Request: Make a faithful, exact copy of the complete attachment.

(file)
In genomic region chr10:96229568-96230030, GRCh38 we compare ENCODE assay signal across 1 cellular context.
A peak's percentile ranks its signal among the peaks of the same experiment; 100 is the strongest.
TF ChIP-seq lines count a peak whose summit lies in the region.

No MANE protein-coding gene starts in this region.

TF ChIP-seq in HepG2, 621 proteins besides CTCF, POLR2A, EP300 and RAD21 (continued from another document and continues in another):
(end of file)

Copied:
In genomic region chr10:96229568-96230030, GRCh38 we compare ENCODE assay signal across 1 cellular context.
A peak's percentile ranks its signal among the peaks of the same experiment; 100 is the strongest.
TF ChIP-seq lines count a peak whose summit lies in the region.

No MANE protein-coding gene starts in this region.

TF ChIP-seq in HepG2, 621 proteins besides CTCF, POLR2A, EP300 and RAD21 (continued from another document and continues in another):